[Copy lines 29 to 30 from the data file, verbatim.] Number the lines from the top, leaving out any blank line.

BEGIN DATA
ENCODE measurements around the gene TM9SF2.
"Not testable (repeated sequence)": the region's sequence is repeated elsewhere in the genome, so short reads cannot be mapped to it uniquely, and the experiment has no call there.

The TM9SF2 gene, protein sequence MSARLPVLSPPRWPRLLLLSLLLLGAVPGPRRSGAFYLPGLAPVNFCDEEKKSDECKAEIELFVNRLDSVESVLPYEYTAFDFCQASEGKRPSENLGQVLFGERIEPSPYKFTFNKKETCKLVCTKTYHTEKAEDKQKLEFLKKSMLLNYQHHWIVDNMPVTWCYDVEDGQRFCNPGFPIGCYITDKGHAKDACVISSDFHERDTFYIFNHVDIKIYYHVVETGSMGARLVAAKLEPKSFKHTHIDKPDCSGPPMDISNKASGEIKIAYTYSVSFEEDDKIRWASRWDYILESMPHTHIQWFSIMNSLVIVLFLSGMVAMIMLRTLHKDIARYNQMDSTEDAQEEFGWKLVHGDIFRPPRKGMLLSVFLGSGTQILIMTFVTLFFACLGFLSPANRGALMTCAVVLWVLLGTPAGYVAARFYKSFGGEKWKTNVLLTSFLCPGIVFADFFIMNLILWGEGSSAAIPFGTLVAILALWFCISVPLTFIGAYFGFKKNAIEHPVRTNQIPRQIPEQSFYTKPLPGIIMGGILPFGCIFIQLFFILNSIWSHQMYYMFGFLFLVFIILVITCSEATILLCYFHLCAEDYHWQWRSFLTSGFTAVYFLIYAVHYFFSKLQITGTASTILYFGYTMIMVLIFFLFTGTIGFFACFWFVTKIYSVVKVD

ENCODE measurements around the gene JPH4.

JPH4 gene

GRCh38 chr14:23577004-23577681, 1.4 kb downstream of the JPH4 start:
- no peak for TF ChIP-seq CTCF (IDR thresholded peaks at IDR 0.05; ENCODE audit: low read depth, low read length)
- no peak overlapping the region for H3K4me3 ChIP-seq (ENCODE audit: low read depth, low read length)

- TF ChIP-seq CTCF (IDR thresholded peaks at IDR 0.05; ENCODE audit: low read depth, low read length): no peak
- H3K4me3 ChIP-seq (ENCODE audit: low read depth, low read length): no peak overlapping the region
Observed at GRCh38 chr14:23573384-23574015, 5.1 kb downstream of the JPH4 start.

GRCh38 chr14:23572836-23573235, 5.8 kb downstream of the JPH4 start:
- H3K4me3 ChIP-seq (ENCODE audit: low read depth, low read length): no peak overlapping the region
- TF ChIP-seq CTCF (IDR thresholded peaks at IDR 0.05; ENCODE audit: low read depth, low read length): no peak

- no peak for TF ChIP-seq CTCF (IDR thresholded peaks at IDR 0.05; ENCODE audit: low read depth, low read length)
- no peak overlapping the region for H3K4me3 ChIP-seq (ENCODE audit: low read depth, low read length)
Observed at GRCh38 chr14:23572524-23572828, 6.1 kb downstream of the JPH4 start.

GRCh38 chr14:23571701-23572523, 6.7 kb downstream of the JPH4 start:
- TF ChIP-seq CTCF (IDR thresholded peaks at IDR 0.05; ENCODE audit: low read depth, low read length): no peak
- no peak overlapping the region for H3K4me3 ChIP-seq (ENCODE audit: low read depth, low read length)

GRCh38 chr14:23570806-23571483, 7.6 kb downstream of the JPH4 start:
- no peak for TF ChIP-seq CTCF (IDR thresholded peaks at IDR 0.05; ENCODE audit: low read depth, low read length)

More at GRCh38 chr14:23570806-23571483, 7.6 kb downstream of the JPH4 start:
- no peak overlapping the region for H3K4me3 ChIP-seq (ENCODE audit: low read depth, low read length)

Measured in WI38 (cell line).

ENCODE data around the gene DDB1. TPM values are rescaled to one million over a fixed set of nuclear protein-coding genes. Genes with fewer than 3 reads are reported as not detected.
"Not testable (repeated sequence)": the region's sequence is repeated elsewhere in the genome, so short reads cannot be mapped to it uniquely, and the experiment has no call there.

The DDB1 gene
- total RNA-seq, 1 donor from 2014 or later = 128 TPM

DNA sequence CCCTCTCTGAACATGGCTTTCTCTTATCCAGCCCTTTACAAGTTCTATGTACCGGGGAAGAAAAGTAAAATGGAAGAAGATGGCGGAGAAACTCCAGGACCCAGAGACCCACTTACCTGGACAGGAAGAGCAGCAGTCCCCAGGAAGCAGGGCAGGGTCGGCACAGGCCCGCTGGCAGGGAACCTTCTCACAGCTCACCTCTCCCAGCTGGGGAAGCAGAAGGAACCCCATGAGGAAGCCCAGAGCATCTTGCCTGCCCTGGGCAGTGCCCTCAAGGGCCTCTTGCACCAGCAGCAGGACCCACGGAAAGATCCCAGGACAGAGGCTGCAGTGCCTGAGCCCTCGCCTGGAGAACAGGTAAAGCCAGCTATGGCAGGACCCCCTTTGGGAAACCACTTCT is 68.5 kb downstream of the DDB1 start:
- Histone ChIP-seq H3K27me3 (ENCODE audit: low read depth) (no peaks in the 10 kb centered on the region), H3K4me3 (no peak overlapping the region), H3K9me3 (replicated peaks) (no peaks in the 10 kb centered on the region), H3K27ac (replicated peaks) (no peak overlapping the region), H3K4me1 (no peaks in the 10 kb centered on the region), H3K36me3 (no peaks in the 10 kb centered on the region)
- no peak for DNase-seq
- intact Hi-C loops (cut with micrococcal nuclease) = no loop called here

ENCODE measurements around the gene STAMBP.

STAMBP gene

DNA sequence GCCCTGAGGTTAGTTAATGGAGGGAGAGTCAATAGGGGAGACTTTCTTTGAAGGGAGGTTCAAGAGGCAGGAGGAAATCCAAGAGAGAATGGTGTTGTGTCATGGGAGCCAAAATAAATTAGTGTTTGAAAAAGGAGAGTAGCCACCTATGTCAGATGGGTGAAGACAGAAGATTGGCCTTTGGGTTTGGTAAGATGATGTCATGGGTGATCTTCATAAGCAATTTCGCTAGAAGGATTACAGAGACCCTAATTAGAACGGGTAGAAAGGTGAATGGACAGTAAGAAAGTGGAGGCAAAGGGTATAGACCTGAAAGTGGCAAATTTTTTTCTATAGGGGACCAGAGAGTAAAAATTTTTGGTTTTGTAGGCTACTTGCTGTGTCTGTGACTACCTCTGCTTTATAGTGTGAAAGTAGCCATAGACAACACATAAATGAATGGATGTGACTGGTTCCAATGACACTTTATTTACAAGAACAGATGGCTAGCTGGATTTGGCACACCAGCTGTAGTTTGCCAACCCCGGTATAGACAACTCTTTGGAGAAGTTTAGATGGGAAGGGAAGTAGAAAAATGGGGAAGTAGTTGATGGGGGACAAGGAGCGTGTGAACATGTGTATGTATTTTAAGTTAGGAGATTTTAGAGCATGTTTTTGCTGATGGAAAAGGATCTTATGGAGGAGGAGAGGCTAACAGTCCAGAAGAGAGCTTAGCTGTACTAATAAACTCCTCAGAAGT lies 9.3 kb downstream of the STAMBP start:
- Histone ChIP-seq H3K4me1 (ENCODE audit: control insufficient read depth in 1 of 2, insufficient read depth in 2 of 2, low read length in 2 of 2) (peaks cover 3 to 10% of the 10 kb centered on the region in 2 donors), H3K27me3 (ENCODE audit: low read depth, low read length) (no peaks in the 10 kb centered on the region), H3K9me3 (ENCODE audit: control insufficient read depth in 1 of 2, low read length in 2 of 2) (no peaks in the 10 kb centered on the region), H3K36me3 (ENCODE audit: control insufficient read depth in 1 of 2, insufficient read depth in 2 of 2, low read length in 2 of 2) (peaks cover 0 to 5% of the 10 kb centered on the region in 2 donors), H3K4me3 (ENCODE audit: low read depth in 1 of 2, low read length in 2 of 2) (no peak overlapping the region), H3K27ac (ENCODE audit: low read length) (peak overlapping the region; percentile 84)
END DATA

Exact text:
- total RNA-seq, 1 donor from 2014 or later = 128 TPM

DNA sequence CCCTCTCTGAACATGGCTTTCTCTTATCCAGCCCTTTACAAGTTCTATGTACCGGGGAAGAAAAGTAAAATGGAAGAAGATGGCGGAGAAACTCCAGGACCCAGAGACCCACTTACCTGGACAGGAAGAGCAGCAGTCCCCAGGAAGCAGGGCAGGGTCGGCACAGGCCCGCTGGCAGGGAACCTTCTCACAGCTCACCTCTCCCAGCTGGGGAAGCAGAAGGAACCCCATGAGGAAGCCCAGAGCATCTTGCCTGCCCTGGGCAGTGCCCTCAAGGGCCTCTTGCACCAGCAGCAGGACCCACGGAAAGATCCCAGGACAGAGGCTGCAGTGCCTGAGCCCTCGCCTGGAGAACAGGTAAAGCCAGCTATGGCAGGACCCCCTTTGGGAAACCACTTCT is 68.5 kb downstream of the DDB1 start: